A People Of Lies

A People Of Lies

My wife and I enjoy Broadway musicals. Alongside favorites like Phantom of the Opera and Les Misérables, we enjoy the musical story Wicked. This interesting prequel to the beloved Wizard of Oz puts a whole new twist on a well-known story. What if, as the musical Wicked suggests, the Wicked Witch was actually a good person who was trying to save Oz? And what if the fates that befell the Lion, the Tin Woodsman, and the Scarecrow were not curses by the Wicked Witch, but her attempt to keep them from being killed by a more sinister curse? And what if Glenda, the Good Witch, was actually a friend of the Wicked Witch and knew the wholesome truth about her but was not courageous enough to confront popular opinion? And what if the Wizard of Oz was actually a fraud, and the father of the Wicked Witch through an adulterous affair?

One of the songs/scripts in Wicked occurs in a conversation between the Wizard and his unknown daughter, Elphaba. She later becomes the Wicked Witch through a series of misunderstandings and half-truths. He explains to her how he came to be the leader of Oz. He never asked to be Wizard; the people just needed someone to believe in, someone wonderful. So this “dime a dozen mediocrity” became the Wonderful Wizard of Oz. He posed the idea of a town built of green and postured as their salvation. When challenged with lying, the Wizard said, “Where I’m from, we believe all sorts of things that aren’t true. We call it—history.” This prompts a proverbial song suggesting that whether a person is a traitor or liberator, a thief or philanthropist, a crusader or invader, depends on which label succeeds.

Once we are given the full history of the characters, the truth swivels in the opposite direction. Suddenly, heroes are villains and villains are heroes. The Munchkins are deceived. Dorothy is journeying toward a false hope. And the celebration of the demise of the witch is actually a moment to be grieved, because the only true and just power in the story is dead.

How Do We Become A People Of Lies?

How do we become a people of lies? And more importantly, how do the people of God become so complicit in them that they actually believe they are defending God?

I grew up in southern Mississippi during the 1960s. The civil rights movement was trying to make inroads into a culture steeped in racial prejudice. I saw oppression firsthand. Most of the white churches had already decided that blacks were not welcome. They had a plan in place should any of “them” try to worship with “us.” I heard sermons preached and scriptures quoted defending segregation. But there was one church, a Baptist church on North Locust Street, that opened its arms to anyone who wanted to come.

A brave pastor took a minority stance among his clergy peers. He resisted the downward pull of prejudice and welcomed blacks to worship with his white congregation. The KKK burned his church. There was a charred cross on the front lawn. The KKK offered security only to those who sided with them. And most churches did. How did these Christians come to believe this lie?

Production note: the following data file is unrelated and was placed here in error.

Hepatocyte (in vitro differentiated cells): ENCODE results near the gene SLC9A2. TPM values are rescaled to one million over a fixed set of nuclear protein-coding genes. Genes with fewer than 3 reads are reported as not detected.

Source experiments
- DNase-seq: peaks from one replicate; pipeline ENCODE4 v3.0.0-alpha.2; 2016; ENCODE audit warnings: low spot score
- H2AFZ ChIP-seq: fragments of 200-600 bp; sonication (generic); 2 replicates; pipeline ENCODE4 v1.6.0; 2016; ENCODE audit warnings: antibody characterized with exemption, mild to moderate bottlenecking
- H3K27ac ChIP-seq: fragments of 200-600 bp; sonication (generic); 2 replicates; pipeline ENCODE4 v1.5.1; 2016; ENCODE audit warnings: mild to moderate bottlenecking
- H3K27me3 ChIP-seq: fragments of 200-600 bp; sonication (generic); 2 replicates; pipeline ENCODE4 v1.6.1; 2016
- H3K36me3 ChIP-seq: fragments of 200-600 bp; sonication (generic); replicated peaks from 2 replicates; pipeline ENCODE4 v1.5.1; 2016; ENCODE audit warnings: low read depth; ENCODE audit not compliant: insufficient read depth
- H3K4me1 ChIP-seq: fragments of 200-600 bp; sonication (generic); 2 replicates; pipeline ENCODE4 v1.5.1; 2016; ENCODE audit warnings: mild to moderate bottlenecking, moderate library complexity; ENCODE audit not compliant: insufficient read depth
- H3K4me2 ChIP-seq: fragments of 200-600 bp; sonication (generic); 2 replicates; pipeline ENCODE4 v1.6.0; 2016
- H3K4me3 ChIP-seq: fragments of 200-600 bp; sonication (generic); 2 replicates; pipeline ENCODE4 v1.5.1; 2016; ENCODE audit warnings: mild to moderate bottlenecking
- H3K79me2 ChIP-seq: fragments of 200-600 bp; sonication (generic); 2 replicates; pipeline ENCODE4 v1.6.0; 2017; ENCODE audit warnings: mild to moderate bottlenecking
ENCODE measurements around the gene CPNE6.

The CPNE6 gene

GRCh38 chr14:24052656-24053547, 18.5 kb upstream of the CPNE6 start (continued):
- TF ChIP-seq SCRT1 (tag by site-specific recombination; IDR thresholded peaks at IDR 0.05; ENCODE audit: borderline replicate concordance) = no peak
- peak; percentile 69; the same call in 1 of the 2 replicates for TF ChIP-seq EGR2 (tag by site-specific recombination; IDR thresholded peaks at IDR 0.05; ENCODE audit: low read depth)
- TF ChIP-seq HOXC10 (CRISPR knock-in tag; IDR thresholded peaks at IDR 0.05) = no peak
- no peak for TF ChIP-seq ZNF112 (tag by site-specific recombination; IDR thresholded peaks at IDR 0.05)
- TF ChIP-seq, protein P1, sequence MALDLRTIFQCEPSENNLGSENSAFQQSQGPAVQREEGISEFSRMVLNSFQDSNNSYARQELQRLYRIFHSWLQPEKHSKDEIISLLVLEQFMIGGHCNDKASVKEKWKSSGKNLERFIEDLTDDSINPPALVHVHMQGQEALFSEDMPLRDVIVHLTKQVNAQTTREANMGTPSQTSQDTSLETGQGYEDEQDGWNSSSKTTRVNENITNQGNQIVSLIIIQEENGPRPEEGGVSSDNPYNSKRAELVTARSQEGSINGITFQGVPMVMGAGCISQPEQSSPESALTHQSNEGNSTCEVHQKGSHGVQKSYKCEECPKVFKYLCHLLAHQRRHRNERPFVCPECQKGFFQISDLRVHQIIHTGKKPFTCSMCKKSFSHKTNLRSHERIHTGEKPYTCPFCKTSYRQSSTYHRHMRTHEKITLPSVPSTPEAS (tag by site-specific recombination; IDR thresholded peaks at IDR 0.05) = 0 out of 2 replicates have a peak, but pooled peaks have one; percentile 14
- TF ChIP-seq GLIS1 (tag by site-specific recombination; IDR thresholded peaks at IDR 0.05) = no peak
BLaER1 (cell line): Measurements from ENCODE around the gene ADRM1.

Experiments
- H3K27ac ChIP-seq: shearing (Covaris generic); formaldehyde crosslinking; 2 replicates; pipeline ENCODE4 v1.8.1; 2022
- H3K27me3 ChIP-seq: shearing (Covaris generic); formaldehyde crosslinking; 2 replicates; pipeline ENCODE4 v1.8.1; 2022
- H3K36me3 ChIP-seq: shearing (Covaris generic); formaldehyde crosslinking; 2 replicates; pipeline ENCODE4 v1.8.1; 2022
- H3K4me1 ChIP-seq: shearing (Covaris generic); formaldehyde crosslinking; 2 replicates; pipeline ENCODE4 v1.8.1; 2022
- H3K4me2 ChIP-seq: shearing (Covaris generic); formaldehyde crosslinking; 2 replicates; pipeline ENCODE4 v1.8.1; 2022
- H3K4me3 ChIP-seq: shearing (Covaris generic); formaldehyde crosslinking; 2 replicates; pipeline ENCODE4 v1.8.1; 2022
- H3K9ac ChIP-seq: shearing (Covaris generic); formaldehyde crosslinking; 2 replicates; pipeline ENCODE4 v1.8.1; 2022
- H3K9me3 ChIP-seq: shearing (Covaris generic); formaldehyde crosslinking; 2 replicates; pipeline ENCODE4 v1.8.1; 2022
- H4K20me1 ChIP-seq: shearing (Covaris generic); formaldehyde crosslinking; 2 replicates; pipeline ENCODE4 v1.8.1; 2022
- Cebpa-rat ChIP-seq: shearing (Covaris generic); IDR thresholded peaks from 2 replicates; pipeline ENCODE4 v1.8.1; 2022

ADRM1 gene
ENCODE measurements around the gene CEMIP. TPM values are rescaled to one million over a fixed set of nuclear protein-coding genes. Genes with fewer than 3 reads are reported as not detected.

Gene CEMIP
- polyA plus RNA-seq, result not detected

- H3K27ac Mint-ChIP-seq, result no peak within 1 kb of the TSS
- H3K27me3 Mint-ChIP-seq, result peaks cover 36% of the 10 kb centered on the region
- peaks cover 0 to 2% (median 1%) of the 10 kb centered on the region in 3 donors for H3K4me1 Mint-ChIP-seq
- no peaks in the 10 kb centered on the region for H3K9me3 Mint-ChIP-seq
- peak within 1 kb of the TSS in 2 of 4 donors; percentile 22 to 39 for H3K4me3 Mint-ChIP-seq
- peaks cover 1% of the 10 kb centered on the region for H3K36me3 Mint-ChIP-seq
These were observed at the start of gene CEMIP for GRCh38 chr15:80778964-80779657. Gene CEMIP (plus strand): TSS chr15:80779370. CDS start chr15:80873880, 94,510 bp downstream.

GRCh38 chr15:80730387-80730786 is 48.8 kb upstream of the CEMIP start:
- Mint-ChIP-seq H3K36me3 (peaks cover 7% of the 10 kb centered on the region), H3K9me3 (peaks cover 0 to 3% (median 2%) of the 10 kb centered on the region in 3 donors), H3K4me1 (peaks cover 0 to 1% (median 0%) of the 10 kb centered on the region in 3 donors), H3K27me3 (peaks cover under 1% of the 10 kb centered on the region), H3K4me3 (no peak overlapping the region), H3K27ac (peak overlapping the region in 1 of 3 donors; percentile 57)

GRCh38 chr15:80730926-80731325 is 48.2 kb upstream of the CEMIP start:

The church has been wrong many times down through history. Peter was wrong about loading the cultural law of the Jews on the shoulders of the Gentiles. Christians were wrong in their belief that Jerusalem should be taken by crusaders and the enemy occupants killed mercilessly. The Roman Catholic Church was wrong about the scientific discoveries of Galileo. The Protestant church was wrong about burning martyrs at the stake for positions later embraced as true. The Church of England was wrong to chastise the Wesley brothers, John for preaching in the coal mines and Charles for writing all those worldly tunes. Plenty of preachers have been wrong about end-time scenarios. Christians were wrong to defend slavery and to deny women the right to vote.

It does not surprise me that evil exists in political and economic systems of the world. That is expected. What saddens me is that it exists among the people of God. When God’s people believe lies, we are diminished.

Self-deceived religious people may be the most dangerous people in the world, because they are convinced that their cause is of God and their victory endorsed by God. They are not that much different from the Islamic fundamentalists who will blow up their own bodies and kill everyone around them because they believe they are right. Only the self-deceived in the church do not go as far to destroy.
For holy conversation to occur, we must at least be in touch with the reality that we could be wrong. Holy conversation needs an appropriate modesty that is the opposite of arrogance. We can possess a modest opinion about our “fool-proofness” and still be deeply convinced of our position. It is a difficult posture, but one that can be given us by the Spirit.

Today’s post is an excerpt from A Charitable Discourse: Talking About the Things That Divide Us.

Comments

  1. Bev Quevedo says

    Thanks Dan.

    Your words come at a time when ao many are taking such a mean spirited stance on ideas or opinions differing from theirs. We need civil discourse. Thanks.

  2. Ty McCarthy says

    “When God’s people believe [the lie that homosexuality is a sin, and gays cannot be Christian], we are diminished.”

    • Thanks Ty. While one’s sexual orientation may not be a willful choice, I do believe that our sexual activity, heterosexual or homosexual, can be considered a sin if it uses another person, violates the boundaries of marriage, or is not rooted in a lifetime covenant of marriage. I know many same-sex oriented persons who live as vibrant followers of Jesus and would agree that they are in the family of God. My understanding of scripture would be that celibacy is a calling for their orientation. Many Christians disagree with me on this and they remain my friends.

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